Tuesday, March 2

Adopt a Manatee for Valentine’s Day

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In case you were running out of ideas about how to celebrate Valentine’s Day on Sunday, Feb. 14, here’s one you probably haven’t considered yet: Adopt a manatee.

The large, slow-moving aquatic mammals aren’t your typical Valentine. Adults are usually about ten feet long and weigh in at about 1,000 pounds. But they do have lots of personality, once you get beyond the face whiskers.

Jimmy Buffett, who knows about these things, recognized the manatees’ appeal when he helped start the Adopt a Manatee program in 1984. It’s part of the Save the Manatee Club.

Now, adoptions start at $25 and include a picture and a bio of your manatee, a handbook and a subscription to the club’s newsletters. As a Valentine’s promotion, for $35 you also get a heart-shaped hand warmer; order by Feb. 1 to make sure it arrives by the 14th.

Marine mammal researchers choose the manatees for adoption candidates, usually by identifying scars on their body. “Sadly, most living adult manatees bear some sort of scar from a boat strike or other injury,” says Patrick Rose, executive director of the club. About 130 Florida manatees died after being hit by boats last year, the club says.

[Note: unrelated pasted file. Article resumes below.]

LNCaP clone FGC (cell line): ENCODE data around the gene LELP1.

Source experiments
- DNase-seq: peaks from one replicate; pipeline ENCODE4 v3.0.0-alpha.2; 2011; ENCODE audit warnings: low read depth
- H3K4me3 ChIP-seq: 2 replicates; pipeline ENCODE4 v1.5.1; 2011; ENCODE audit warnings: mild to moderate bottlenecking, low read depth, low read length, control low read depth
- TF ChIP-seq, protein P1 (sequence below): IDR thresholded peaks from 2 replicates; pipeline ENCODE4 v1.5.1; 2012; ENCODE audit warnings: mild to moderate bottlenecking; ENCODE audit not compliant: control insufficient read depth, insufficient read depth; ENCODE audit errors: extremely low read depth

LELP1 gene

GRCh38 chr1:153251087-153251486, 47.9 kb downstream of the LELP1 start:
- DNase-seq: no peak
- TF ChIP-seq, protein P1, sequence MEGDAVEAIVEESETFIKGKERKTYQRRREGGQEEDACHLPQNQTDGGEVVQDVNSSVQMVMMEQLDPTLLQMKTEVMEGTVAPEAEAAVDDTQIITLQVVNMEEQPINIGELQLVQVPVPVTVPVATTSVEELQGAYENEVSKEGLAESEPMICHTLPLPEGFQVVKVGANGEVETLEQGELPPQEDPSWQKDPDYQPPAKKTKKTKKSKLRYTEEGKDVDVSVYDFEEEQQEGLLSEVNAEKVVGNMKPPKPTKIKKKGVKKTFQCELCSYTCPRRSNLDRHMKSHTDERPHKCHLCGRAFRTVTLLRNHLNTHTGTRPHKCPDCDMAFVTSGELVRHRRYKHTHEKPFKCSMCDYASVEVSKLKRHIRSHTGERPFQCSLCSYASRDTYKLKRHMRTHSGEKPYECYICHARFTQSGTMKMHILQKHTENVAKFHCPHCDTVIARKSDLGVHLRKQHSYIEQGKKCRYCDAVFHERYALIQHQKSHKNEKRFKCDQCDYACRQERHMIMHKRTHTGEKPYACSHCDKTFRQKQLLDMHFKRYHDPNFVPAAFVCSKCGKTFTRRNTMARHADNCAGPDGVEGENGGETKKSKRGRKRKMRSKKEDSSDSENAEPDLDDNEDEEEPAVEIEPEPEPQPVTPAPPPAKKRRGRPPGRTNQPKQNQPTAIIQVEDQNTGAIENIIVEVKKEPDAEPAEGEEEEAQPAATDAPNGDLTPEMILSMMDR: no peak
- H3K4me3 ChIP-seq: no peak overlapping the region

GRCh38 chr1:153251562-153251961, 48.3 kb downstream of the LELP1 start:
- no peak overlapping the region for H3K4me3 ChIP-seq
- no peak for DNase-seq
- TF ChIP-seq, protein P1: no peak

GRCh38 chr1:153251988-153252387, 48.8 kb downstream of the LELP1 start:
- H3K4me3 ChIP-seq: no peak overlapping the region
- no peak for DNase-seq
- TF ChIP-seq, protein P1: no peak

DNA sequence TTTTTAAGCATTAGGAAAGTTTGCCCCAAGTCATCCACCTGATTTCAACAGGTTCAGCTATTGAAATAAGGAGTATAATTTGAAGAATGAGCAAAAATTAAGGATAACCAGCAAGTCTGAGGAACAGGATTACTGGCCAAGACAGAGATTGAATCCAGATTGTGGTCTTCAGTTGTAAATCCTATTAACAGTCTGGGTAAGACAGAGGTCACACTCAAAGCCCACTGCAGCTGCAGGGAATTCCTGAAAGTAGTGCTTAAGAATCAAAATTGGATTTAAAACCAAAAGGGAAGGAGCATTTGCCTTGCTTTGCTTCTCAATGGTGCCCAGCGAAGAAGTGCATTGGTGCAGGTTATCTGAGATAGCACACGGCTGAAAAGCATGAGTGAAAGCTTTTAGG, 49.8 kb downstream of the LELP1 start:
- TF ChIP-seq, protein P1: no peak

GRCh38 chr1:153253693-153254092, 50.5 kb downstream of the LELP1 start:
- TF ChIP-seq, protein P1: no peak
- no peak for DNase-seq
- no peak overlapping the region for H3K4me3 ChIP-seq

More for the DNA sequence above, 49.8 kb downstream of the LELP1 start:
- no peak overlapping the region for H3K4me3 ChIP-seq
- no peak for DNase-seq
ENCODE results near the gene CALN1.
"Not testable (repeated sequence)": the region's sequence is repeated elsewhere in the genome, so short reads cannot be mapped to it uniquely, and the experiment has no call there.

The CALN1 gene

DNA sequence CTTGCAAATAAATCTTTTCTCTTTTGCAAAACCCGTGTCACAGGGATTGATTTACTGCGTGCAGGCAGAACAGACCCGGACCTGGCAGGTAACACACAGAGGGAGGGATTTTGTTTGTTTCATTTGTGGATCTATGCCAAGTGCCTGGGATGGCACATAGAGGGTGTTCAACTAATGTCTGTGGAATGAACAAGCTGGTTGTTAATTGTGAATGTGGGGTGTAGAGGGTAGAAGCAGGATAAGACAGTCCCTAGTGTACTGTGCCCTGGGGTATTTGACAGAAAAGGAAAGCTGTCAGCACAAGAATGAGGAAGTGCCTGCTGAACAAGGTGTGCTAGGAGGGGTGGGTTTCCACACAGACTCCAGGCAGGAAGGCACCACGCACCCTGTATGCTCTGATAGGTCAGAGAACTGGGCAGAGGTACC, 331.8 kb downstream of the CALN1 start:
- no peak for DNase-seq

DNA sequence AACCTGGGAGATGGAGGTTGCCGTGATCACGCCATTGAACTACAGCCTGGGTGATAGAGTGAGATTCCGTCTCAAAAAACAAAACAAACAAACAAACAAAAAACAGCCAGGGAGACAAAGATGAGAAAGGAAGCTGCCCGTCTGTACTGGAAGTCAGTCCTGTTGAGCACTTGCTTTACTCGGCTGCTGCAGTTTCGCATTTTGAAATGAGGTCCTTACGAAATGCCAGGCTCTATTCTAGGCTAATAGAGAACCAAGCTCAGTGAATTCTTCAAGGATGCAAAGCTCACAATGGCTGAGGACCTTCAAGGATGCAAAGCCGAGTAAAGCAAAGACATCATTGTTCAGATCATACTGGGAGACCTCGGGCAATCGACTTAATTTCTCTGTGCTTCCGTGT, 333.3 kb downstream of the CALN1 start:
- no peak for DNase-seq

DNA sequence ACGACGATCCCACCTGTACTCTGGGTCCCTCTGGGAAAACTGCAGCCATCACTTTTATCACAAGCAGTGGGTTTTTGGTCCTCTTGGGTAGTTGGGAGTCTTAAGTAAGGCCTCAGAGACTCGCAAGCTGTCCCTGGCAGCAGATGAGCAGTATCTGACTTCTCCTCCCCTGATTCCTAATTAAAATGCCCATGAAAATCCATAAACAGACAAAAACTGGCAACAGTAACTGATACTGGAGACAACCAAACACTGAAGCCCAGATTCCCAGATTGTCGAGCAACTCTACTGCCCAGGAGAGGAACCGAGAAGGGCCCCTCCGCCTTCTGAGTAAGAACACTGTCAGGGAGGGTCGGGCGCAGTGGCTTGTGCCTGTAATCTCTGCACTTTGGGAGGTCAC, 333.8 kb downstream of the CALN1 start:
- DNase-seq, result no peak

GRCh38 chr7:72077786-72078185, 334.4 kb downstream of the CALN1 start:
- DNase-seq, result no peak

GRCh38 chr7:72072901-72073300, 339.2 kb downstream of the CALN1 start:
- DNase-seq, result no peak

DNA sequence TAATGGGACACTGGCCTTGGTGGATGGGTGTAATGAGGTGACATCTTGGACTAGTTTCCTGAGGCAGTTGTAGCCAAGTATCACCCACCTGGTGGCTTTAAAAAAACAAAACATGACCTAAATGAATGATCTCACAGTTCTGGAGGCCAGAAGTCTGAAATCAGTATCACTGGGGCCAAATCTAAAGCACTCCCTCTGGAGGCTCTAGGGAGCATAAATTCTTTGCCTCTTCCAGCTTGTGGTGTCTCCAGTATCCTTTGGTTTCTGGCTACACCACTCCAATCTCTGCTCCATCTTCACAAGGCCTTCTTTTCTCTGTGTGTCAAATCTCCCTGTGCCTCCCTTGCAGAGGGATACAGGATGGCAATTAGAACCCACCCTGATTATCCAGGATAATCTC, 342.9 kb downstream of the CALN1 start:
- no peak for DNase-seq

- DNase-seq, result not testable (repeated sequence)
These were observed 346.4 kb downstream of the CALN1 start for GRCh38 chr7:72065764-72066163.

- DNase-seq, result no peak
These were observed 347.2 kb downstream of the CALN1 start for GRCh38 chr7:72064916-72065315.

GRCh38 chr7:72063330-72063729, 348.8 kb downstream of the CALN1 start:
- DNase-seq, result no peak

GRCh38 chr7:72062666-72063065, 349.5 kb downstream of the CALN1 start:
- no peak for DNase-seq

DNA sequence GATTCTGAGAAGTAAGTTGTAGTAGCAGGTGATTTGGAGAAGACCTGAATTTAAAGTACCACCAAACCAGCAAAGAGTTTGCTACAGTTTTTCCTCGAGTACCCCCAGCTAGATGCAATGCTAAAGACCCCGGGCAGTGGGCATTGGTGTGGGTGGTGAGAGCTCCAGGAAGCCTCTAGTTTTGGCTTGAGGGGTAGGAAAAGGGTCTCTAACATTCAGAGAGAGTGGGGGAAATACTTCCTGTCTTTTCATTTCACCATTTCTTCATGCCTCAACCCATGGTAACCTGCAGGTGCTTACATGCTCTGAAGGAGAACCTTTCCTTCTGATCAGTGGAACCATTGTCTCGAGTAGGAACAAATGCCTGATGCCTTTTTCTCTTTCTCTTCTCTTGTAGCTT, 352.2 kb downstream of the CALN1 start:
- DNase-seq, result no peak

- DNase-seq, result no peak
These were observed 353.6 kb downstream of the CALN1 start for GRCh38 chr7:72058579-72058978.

Some of the first adoptees are still sighted at Blue Springs State Park (between Daytona Beach and Sanford), including Brutus, identified in 1970, and Lily, the mother of at least 11 calves. Manatees have a history of returning to the same warm-water habitat each winter, so researchers can make regular sightings.

Manatees spend many hours a day eating marine plants or seagrass, and then they like to rest just under the surface or on the bottom. When they move, they swim at just 3 to 4 mph, although they can hit a top speed of 15 to 20 mph in very short spurts. They can live for 65 years or so.

Read more or sign up for the Valentine’s Day adoption here:






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